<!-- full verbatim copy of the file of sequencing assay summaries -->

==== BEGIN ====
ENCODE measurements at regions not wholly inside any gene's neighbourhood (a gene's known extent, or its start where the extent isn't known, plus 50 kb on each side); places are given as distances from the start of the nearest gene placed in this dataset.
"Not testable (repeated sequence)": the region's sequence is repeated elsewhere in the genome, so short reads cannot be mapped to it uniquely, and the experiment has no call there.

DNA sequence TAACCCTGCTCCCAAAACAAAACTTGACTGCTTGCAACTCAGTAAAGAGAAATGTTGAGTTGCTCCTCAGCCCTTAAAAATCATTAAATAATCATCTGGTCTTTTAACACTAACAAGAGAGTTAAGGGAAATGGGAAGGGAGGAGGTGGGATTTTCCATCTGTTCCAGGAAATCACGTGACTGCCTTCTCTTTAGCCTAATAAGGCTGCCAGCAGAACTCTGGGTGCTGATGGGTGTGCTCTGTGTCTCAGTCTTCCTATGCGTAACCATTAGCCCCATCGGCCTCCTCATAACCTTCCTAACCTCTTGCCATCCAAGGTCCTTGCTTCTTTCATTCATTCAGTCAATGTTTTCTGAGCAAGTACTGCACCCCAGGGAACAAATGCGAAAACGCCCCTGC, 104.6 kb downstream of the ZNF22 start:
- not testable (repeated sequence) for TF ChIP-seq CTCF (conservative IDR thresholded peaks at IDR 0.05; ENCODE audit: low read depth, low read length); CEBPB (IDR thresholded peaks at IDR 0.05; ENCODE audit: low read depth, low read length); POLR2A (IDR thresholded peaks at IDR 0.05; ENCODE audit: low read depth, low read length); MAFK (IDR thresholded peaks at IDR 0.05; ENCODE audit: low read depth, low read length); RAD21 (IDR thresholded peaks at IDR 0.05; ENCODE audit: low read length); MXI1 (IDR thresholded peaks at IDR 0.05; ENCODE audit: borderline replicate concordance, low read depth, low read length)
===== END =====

ENCODE measurements at regions not wholly inside any gene's neighbourhood (a gene's known extent, or its start where the extent isn't known, plus 50 kb on each side); places are given as distances from the start of the nearest gene placed in this dataset.
"Not testable (repeated sequence)": the region's sequence is repeated elsewhere in the genome, so short reads cannot be mapped to it uniquely, and the experiment has no call there.

DNA sequence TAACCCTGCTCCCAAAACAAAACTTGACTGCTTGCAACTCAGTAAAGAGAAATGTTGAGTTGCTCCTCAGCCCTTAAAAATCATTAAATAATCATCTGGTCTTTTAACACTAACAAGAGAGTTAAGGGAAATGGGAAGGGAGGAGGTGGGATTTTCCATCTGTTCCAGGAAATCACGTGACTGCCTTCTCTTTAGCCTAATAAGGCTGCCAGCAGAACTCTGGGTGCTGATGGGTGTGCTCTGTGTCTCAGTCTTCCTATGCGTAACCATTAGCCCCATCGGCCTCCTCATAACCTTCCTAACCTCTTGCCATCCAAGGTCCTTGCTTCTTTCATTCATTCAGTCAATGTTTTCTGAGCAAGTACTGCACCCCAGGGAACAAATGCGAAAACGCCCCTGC, 104.6 kb downstream of the ZNF22 start:
- not testable (repeated sequence) for TF ChIP-seq CTCF (conservative IDR thresholded peaks at IDR 0.05; ENCODE audit: low read depth, low read length); CEBPB (IDR thresholded peaks at IDR 0.05; ENCODE audit: low read depth, low read length); POLR2A (IDR thresholded peaks at IDR 0.05; ENCODE audit: low read depth, low read length); MAFK (IDR thresholded peaks at IDR 0.05; ENCODE audit: low read depth, low read length); RAD21 (IDR thresholded peaks at IDR 0.05; ENCODE audit: low read length); MXI1 (IDR thresholded peaks at IDR 0.05; ENCODE audit: borderline replicate concordance, low read depth, low read length)